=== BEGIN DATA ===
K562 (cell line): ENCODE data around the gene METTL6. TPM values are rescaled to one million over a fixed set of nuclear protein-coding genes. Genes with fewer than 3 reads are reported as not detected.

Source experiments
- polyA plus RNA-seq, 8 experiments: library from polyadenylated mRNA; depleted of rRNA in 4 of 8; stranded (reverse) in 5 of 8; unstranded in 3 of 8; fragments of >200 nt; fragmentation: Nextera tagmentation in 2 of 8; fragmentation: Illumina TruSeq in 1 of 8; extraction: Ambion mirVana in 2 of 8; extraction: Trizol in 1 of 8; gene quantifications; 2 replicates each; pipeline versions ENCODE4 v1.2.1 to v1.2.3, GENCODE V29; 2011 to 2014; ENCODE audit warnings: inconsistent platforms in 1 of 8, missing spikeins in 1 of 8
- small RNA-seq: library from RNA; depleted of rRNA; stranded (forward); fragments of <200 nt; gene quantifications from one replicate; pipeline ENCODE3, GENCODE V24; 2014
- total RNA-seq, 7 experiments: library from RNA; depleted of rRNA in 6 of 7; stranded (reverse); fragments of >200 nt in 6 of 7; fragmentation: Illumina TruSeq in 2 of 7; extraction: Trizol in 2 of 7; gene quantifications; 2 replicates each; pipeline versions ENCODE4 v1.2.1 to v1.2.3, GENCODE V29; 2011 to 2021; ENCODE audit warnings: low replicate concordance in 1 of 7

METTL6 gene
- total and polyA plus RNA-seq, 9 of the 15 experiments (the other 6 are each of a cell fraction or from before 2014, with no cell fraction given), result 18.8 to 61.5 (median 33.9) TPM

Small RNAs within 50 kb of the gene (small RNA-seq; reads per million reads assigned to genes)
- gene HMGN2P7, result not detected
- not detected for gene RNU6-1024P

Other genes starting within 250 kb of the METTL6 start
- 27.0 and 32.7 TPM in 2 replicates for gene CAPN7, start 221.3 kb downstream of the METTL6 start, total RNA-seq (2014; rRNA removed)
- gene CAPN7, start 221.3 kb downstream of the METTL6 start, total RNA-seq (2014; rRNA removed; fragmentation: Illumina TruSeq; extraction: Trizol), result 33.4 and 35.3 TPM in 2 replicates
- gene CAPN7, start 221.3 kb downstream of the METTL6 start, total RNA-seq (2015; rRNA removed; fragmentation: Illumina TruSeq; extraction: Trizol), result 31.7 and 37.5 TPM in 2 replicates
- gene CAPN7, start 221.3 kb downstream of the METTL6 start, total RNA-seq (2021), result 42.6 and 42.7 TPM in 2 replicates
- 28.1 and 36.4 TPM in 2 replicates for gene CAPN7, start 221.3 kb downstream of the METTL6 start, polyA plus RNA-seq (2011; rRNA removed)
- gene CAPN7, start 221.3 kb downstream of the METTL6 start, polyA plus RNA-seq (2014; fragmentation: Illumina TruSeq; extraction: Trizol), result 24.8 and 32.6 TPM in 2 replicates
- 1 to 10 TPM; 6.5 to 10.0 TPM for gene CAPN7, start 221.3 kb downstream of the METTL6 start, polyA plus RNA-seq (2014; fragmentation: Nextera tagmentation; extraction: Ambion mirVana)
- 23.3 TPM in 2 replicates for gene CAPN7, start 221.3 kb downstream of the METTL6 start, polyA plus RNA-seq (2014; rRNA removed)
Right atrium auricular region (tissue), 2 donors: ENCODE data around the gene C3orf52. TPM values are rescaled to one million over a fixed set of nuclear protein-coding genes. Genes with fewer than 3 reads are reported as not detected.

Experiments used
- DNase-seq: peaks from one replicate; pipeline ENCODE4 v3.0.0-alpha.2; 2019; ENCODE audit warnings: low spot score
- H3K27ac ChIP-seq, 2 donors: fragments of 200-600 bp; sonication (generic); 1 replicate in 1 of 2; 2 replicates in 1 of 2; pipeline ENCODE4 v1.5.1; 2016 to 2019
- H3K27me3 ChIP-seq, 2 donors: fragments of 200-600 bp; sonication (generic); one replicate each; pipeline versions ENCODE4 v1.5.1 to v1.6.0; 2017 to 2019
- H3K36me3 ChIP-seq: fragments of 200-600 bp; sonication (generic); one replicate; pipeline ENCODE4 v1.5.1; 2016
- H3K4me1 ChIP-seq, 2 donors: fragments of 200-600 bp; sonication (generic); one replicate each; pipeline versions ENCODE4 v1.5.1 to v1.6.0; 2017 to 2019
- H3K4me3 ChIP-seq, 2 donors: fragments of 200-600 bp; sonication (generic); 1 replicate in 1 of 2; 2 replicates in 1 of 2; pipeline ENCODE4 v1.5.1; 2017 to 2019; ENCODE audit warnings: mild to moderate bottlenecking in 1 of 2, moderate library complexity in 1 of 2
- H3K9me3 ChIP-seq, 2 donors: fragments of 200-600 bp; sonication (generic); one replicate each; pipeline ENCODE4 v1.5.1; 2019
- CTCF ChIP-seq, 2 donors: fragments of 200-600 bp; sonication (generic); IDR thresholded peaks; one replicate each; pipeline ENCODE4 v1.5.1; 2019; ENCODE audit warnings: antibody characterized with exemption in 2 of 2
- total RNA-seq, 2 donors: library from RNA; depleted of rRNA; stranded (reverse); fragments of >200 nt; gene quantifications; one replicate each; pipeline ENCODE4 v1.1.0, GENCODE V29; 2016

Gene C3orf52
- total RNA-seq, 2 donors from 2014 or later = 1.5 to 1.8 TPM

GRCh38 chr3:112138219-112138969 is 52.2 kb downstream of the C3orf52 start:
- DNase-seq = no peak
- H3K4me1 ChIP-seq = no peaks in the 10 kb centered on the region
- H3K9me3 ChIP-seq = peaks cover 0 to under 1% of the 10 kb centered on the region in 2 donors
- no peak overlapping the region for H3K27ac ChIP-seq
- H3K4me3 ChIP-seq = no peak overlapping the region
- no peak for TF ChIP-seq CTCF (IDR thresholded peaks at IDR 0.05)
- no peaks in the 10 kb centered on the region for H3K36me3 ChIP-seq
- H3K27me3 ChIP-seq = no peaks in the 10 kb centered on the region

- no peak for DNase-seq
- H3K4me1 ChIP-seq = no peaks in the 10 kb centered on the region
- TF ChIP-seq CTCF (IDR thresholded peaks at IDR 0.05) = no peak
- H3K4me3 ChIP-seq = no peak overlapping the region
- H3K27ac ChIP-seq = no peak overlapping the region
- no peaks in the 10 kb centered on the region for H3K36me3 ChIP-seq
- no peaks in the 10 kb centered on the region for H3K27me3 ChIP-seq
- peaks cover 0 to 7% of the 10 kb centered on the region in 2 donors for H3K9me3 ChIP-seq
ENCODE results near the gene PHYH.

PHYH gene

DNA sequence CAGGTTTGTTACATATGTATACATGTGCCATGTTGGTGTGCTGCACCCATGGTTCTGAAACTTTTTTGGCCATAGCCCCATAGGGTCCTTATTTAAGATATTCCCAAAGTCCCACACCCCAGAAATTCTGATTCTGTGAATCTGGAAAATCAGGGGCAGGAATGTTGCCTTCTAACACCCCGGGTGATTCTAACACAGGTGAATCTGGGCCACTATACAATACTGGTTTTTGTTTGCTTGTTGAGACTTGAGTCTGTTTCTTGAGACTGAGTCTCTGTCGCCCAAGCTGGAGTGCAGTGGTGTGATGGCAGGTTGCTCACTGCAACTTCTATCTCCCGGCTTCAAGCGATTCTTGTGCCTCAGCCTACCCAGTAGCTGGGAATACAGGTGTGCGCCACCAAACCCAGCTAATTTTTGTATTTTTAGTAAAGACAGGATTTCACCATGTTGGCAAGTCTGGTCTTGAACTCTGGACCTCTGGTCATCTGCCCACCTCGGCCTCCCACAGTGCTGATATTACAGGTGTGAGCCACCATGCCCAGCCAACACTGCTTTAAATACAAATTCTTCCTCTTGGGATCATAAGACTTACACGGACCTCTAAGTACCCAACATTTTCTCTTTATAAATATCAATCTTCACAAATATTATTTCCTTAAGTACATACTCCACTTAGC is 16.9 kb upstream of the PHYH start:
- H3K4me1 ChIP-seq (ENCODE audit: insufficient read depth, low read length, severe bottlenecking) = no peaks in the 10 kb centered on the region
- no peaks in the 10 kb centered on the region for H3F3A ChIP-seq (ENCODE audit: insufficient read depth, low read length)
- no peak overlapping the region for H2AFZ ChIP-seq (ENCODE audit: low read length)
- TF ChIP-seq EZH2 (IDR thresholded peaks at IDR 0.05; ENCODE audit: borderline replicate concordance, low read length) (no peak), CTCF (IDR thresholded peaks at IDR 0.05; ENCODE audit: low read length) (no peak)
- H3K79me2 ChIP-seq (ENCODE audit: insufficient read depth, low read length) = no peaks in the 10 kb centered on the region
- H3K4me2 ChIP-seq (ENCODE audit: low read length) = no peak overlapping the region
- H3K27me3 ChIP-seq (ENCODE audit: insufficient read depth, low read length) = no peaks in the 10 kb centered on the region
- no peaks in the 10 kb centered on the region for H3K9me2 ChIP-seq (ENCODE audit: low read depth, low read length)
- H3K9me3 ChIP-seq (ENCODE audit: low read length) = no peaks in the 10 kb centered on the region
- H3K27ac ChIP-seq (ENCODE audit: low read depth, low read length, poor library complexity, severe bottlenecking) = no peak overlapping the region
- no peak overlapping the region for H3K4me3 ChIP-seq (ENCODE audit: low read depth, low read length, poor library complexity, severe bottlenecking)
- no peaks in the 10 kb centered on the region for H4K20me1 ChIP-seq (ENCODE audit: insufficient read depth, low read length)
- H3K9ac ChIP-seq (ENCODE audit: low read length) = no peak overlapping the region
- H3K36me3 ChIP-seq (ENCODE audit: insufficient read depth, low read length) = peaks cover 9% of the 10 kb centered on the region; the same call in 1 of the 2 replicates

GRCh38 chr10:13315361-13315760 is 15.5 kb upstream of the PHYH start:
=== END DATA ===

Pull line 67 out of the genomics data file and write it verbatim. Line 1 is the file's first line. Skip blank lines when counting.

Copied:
GRCh38 chr10:13315361-13315760 is 15.5 kb upstream of the PHYH start: